Boston’s Wes Hazard is a lot of things — standup comedian, storyteller, poet with an MFA in creative writing. Since the release last fall of “Questions for Terrible People: 250 Questions You’ll Be Ashamed to Answer,” he can add author to that list.
The concept: Pose comedic questions that might just reveal a person’s inner awfulness. Would you rather be cremated and your ashes baked into cookies served to your enemies, or have your body preserved and posed in a sports venue? Would you be willing to lose your pinky toe to save a friend’s eye?
We decided to ask Hazard some questions of our own.
Q. How many terrible people do you know that you had this many questions for them?
A. I think when people think about “terrible” they think, you know, like classic dictator evil. But the nature of this book, people are terrible in thousands of small ways each day. They’re so small you can get away with it. I’ve found very few people in my life who aren’t occasionally terrible.
Q. And these questions are your way of finding out how terrible someone is?
A. Exactly. The book works almost like a game. You can certainly sit and read it yourself and have some laughs, but it’s really good for long car rides or ice breaking, getting to know people. It’s really fun to find out with your friends which kind of terrible you are.
Q. Is this something you’ve done for a while?
A. No, no. But what I have done is, since the book came out, I’ve been taking it to some of my live shows and I’ll just have a section where I take 10 or 15 minutes and either read questions aloud or show them on slides on a projector and just ask the crowd the questions. You’ll have a couple, or a small family group will be together, and you’ll ask a question, and usually it’ll be a binary one, A-B, which of these options would you choose? And you’ll see one person say one thing and the other people in their party say completely the opposite. And then there’s almost disbelief when they go back and forth amongst themselves, because they can’t believe that someone would pick something so opposite to them.
Q. Did any of these questions come from a real situation? Did you ever find a dead body with cash on it?
A. No, I have not been . . . I was about to say, “I have not been that fortunate.” I don’t think I’d call that “fortunate.” But most of them are sort of just hypotheticals.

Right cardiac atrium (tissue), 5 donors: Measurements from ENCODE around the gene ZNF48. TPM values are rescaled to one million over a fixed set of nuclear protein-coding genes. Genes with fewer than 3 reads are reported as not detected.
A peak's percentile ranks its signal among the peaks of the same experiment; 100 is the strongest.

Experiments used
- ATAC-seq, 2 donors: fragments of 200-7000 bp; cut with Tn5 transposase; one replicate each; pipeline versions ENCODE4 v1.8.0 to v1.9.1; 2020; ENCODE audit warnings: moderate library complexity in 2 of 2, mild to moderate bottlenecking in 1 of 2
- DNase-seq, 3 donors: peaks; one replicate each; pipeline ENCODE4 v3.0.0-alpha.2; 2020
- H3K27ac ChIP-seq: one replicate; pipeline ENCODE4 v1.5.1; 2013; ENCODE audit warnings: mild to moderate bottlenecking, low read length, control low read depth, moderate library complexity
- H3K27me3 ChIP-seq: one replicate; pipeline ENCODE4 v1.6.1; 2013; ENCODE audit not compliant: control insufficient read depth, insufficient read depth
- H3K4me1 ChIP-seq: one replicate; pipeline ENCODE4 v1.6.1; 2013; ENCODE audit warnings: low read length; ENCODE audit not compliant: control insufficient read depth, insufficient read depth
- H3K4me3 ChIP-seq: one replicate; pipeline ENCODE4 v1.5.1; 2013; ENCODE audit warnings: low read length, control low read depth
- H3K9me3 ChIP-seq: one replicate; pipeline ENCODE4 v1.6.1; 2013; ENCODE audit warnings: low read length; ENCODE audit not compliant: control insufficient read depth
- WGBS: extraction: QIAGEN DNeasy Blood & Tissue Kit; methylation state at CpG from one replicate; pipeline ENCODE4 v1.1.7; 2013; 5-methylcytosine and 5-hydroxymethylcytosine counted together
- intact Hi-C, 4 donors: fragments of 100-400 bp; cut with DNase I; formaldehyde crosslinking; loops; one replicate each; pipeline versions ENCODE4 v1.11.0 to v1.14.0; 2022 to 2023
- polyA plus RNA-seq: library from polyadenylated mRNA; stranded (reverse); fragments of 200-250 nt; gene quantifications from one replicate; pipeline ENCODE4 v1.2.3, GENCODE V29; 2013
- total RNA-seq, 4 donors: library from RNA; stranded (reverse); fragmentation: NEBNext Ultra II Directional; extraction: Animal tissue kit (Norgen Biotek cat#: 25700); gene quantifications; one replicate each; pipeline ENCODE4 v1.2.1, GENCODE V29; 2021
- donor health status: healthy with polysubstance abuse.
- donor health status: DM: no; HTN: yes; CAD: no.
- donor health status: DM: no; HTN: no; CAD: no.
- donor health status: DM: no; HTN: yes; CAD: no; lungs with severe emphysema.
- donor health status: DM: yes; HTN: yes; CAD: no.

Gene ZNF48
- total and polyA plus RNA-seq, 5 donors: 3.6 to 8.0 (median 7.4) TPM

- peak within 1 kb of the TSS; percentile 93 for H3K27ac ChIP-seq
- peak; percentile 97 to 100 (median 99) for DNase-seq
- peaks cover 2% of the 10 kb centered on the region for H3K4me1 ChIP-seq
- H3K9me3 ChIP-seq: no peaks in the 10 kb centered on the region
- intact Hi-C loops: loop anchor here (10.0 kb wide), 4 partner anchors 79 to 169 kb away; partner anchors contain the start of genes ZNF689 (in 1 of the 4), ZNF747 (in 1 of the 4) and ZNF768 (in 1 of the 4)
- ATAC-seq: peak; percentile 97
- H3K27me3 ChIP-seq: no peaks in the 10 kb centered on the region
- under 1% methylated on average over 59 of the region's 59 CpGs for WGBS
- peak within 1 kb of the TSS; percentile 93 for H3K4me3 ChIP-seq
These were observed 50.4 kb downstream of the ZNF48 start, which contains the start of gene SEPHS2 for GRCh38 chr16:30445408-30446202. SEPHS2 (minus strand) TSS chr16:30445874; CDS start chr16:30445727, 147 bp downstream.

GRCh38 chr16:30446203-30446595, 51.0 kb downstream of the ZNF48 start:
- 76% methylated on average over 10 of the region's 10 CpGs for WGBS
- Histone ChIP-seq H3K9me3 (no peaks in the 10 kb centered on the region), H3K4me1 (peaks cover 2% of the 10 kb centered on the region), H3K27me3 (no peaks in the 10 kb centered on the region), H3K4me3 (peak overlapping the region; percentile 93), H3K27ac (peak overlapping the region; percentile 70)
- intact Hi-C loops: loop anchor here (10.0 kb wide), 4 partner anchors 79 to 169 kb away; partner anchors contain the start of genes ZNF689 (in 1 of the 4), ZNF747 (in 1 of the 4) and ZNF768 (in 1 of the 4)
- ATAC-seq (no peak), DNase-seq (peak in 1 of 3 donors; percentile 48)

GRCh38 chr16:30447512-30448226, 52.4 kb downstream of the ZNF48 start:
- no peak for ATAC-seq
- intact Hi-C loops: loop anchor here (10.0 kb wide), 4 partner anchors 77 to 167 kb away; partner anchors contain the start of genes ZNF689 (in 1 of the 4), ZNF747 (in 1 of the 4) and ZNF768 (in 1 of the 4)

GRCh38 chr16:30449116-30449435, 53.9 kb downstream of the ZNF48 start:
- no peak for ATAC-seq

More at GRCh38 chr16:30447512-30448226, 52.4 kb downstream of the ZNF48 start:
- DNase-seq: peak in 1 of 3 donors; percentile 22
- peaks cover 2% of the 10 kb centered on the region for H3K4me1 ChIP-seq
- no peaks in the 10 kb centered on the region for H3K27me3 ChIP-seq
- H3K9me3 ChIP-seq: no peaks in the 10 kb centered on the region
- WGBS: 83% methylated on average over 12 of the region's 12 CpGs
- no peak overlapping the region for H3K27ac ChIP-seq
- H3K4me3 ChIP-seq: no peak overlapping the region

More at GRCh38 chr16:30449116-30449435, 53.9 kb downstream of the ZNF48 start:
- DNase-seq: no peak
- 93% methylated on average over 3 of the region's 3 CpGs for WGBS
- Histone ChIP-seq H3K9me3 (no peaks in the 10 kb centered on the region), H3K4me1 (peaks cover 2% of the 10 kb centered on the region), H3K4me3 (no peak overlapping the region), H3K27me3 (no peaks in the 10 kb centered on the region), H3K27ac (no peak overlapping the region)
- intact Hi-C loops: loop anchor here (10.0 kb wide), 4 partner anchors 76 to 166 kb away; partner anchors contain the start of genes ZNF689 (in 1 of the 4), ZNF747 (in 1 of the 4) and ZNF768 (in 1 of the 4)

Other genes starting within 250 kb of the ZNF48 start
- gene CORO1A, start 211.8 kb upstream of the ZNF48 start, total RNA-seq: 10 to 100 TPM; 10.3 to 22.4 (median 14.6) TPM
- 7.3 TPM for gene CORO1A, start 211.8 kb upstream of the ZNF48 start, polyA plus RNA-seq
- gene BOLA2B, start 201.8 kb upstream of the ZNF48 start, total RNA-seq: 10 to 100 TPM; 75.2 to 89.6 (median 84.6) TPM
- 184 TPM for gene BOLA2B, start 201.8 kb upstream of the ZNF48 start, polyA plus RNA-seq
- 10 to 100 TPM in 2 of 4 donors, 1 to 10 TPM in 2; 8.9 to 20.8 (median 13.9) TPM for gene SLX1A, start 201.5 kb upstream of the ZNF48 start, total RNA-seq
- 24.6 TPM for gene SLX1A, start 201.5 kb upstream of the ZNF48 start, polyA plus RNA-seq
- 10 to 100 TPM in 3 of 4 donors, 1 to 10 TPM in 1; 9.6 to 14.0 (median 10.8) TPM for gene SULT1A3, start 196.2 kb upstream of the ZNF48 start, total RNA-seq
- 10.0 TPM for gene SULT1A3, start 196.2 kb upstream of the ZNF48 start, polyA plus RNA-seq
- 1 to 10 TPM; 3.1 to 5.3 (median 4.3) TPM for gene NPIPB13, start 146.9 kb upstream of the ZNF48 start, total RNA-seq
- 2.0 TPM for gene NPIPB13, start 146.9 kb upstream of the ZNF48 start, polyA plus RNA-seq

Q. What was the inspiration for these?
A. It kind of came out of nowhere. Someone who I had taken a poetry writing workshop with and had not spoken to in almost five years was at my publisher, Adams Media, and reached out to me and said, “Hi, we have an idea for a project — we’re sort of thinking of it somewhat like ‘Cards Against Humanity’ in book form. We need someone funny to write it.”
Q. Did it put you in a strange mind-set to be brainstorming these things constantly?
A. Absolutely. Obviously, I was tasked with writing questions for terrible people. Everybody’s going to have their own interpretation of exactly what that means. I really only ran questions by — aside from my editor — just my best friend Dave. He would just bury his head in his hands and be like, “Why? How?” And that’s when I knew things were going well, when I got that reaction.
Q. They do run from sort of cutesy to more violent and transgressive.
A. There’s a fairly wide range. The worst of the worst is, I would still say, PG-13 or on the line, possibly up to R. Some I would absolutely break out at a family reunion, expect all the different generations to have a ball, and some I would never, never, never discuss in front of an older uncle or a grandparent or something like that.
Q. Have you ever asked one of these questions to someone and gotten an answer that made you wish you hadn’t asked?
A. I can’t say that I have. I have gotten quite a few people taking questions much more deeply than I imagined. I have a question along the lines of, “You can wake up every single day of your life and find $100 under your pillow, [and] if you do so, everybody currently living on the planet will die one day earlier.” Essentially you’re selectively eliminating 7 billion days of life off the planet. I asked that to a crowd and I was rather surprised at the answers. The debate that broke out — it was very philosophical. I was surprised by that, about where they took it, what I thought was just sort of a fluff comedy question, and people really took it to heart and spent a long time talking about it. I was very happy about that.
Pavement Comedy Night with Dylan Krasinski, Michael Bain, Molly Dugan, Isaac Ruben, and Will Smalley. Feb. 17, 6:30 p.m. At Pavement Coffeehouse, 736 Commonwealth Ave., Boston. Tickets: $5, 617-277-8737, www.eventbrite.comInterview was edited and condensed. Nick A. Zaino III can be reached at firstname.lastname@example.org.